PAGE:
G.R. No. L-36022 May 22, 1975
THE PEOPLE OF THE PHILIPPINES, plaintiff-appellee,
IGNACIO JOVEN, defendant-appellant.
Office of the Solicitor General Estelito P. Mendoza, Assistant Solicitor General Hector C. Fule and Solicitor Francisco J. Bautista for plaintiff-appellee.
Joaquin G. Chung, Jr. for defendant-appellant.
Fate apparently dealt a low blow to the Orbeso family when on the evening of November 30, 1970, the daughter, Ruby, not even fifteen then, alone in the rented room in a house at Agdao Beach, Davao City, where she was living with her mother, who was then away for the night, was, according to her complaint for rape, compelled to submit twice because of force to the sexual advances of the accused Ignacio Joven, also a boarder in the same house. There was no denial of the acts of intercourse having taken place, but the accused would insist that complainant did so willingly, the explanation, according to him, being that she was his sweetheart. He would stress likewise his continued presence in the room until the dawn of the next day and the absence of any outcry on her part, which could have been heard by those staying in the adjoining rooms. His testimony as to the absence of any force being employed was corroborated by another boarder, who occupied the adjacent room, and the owner of the house itself. The lower court preferred to believe the girl's version and sentenced him to reclusion perpetua. The severity of the penalty inflicted under the circumstances where, as is not unusual in rape cases, there is a conflict of testimony as to what actually did transpire, led us to peruse with greater care the records of the proceeding. There is of course the sympathy naturally aroused by the sad plight that befell this young girl of tender years. At the same time, it cannot be gainsaid that there is the constitutional presumption to innocence which can be overcome only by proof beyond reasonable doubt.1 As will be more fully explained, a careful scrutiny of testimony coming from the complainant and the accused fails to yield the conclusion that a finding of guilt is warranted. We have to reverse.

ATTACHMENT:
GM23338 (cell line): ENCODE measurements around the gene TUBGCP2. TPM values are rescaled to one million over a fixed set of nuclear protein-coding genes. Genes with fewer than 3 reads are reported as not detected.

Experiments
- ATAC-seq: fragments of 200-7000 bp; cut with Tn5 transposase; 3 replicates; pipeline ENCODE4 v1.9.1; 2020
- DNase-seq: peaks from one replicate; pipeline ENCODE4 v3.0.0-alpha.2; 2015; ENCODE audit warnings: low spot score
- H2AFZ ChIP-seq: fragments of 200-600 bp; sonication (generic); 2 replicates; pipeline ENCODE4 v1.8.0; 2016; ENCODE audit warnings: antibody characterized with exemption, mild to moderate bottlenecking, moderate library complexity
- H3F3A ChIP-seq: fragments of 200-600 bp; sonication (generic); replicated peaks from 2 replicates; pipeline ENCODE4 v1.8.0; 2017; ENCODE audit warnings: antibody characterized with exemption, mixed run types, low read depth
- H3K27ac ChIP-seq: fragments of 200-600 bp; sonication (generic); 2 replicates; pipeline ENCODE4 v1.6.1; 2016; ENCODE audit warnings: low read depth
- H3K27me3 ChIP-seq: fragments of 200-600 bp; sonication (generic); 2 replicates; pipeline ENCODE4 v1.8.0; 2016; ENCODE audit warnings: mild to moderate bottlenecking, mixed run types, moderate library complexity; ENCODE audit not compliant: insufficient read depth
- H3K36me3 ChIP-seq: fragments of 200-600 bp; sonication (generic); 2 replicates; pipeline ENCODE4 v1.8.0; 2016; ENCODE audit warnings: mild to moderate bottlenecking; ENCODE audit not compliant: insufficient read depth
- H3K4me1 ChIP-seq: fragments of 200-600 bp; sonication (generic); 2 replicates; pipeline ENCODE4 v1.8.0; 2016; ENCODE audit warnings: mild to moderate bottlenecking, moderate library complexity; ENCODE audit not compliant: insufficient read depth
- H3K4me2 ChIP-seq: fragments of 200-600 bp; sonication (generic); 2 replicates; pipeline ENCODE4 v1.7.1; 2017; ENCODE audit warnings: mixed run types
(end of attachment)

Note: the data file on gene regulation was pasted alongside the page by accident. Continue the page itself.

The disparity in the versions offered by the contending parties cannot obscure certain indubitable facts. The accused did not by the use of force or deceit gain entrance into the rented room where the sordid incident took place. There was no denial of the version by him and his two witnesses that earlier in the evening the complainant was with a group, included in which was the accused, engaged in drinking and light banter. It could very well be that the euphoric feeling induced by this young girl's imbibing the tuba wine led to the relaxation of what could be inhibiting factors. Once inside the room, and with the accused apparently being a suitor whose advances had not been spurned, to put it at its mildest, it was not unexpected that sexual intimacies would take place. It could very well be that the young lady did not initially agree to indulge in an act of intercourse. Under the circumstances, however, with coaxing and cajoling on the part of the accused, there was nothing unlikely in the stage of sexual congress being reached. What is more, it happened twice. There could have been a third time, except that it was foiled because the chair on which it was attempted gave way due to the combined weight of the participants. The man had no weapon with which to intimidate the complainant. There were no intimations that there was opposition on her part. She did not yell or scream. The two witnesses on either side of the room, separated only by a thin plywood partition, certainly would have been aware of any shouts of protest. One of them testified to having heard heavy breathing. That certainly was not indicative of rape. Moreover, to repeat, the accused stayed until dawn. Even early the next morning, they were seen together.
It is to be admitted that this recital leans more towards the narration of the accused and his two witnesses rather than on that of complainant. This is so partly because there was no attempt to rebut their testimony, the provincial fiscal having rested the case after the accused left the witness stand. In the light of the above, the quantum of proof necessary to overcome the constitutional presumption of innocence was not met. Hence, acquittal ought to have been the proper verdict.
1. The accused has in his favor the presumption of innocence. That is a mandate of the fundamental law. It may be noted that even when the previous Organic Act did not so provide, a defendant, according to the early case of United States vs. Asiao,2 decided in 1902, with Justice Torres as ponente, "must be presumed to be innocent until [his] guilt is proven by satisfactory testimony and even in case there is a reasonable doubt as to [his] innocence [he is] entitled to acquittal."3